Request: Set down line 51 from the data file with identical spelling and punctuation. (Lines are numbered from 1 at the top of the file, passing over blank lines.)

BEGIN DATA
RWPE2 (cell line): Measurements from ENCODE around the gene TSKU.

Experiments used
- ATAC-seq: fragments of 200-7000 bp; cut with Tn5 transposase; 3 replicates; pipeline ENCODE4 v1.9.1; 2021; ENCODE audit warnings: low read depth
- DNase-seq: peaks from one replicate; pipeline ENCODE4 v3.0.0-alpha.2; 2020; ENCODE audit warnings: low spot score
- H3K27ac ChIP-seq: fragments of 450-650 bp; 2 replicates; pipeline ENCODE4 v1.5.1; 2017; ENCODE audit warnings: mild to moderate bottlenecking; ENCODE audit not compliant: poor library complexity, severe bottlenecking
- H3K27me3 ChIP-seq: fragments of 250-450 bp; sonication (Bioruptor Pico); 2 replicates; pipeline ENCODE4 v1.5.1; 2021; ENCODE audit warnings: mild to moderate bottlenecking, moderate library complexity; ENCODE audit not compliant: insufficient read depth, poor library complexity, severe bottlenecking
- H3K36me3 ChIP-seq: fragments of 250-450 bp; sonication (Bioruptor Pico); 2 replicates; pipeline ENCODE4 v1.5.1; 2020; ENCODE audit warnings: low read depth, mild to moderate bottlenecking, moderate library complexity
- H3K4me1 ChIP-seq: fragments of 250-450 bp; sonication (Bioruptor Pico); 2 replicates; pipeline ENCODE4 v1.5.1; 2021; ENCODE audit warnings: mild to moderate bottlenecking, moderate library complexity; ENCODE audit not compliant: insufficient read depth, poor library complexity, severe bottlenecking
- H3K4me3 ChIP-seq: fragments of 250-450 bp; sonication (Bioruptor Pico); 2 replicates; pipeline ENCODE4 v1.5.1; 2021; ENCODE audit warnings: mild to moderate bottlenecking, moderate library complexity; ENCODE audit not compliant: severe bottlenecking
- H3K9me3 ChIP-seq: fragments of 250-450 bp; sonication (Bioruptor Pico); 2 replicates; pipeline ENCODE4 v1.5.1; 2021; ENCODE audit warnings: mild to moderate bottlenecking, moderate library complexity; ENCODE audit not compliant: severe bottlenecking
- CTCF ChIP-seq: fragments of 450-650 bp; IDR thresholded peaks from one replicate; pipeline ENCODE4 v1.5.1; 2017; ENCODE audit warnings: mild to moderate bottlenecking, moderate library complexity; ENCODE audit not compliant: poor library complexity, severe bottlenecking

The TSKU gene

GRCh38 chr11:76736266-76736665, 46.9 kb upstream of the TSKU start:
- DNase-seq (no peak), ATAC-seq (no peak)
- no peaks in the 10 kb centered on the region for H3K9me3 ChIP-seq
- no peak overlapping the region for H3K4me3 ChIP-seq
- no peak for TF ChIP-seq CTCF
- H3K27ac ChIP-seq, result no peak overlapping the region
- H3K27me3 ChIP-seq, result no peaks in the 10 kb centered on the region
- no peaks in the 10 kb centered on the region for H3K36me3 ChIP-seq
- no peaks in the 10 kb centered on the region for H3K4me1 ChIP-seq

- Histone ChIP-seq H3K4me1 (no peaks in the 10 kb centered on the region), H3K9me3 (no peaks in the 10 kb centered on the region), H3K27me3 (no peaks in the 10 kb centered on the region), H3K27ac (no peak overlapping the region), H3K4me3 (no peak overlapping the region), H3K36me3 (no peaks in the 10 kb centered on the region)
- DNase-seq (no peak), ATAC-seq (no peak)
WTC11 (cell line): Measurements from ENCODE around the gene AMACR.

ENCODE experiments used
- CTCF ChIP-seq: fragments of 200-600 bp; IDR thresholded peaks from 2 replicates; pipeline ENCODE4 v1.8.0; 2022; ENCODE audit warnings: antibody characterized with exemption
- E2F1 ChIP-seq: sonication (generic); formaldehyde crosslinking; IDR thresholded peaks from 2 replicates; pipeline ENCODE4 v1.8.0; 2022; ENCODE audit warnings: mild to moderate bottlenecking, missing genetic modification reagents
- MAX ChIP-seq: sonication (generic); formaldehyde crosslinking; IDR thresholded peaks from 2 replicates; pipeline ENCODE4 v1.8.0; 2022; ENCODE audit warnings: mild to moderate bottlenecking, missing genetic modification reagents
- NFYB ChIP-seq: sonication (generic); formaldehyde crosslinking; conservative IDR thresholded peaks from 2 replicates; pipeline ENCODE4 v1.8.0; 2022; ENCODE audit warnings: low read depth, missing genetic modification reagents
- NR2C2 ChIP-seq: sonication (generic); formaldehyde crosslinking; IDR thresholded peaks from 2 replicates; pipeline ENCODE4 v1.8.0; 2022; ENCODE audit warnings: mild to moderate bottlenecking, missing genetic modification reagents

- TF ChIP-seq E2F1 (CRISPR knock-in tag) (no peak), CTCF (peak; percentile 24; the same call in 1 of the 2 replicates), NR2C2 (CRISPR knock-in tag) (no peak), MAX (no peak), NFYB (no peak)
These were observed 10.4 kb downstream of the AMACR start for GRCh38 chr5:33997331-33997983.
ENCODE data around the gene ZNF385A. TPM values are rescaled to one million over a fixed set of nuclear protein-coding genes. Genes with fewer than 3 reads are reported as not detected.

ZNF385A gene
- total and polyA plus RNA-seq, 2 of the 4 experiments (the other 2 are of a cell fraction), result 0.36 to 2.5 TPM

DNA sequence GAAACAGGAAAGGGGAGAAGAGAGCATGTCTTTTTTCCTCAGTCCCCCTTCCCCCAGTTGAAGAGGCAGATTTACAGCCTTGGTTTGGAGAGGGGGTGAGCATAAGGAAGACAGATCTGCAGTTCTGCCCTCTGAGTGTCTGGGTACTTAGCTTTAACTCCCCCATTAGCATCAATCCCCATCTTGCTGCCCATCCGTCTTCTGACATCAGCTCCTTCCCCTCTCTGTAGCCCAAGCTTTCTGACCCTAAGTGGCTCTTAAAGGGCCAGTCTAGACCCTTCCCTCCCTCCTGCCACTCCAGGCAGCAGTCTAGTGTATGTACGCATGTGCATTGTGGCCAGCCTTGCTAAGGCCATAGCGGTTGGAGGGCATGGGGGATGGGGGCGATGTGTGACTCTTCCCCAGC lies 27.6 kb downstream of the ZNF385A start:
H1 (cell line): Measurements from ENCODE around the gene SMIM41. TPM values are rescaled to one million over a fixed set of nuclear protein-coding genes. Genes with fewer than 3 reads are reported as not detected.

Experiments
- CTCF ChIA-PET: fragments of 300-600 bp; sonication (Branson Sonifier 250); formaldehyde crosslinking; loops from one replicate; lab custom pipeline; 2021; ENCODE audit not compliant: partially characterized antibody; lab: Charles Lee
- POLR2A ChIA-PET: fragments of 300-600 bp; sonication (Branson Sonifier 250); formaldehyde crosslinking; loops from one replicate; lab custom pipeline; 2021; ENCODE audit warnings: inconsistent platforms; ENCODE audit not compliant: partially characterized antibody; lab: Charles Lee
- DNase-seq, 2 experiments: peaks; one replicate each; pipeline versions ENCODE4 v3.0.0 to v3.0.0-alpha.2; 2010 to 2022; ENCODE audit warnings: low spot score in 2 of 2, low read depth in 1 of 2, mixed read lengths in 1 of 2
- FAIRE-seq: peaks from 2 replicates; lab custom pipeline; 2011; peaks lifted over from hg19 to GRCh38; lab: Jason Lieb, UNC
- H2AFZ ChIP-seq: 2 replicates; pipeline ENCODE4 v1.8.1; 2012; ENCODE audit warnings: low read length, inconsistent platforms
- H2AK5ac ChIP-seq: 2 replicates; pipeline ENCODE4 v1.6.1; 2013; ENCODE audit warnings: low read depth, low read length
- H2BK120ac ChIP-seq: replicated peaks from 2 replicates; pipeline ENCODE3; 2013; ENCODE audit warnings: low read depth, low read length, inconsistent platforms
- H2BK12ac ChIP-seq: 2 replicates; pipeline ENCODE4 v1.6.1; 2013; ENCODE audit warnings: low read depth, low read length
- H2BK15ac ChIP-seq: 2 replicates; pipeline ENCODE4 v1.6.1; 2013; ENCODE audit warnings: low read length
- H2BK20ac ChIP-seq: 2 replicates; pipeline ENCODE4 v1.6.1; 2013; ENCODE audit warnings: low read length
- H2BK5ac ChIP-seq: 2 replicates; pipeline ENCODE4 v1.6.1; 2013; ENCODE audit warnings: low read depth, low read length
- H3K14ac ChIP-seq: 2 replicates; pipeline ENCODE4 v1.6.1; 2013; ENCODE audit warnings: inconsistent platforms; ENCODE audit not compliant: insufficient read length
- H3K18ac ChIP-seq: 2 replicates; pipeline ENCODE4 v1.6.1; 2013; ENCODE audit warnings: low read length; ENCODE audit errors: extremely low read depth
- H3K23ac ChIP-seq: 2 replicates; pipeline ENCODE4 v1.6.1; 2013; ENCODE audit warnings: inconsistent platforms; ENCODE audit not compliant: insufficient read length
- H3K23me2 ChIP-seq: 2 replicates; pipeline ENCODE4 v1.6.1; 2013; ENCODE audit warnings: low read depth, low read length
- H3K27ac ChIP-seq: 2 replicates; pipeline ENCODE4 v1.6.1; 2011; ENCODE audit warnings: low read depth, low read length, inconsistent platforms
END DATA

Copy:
- H3K18ac ChIP-seq: 2 replicates; pipeline ENCODE4 v1.6.1; 2013; ENCODE audit warnings: low read length; ENCODE audit errors: extremely low read depth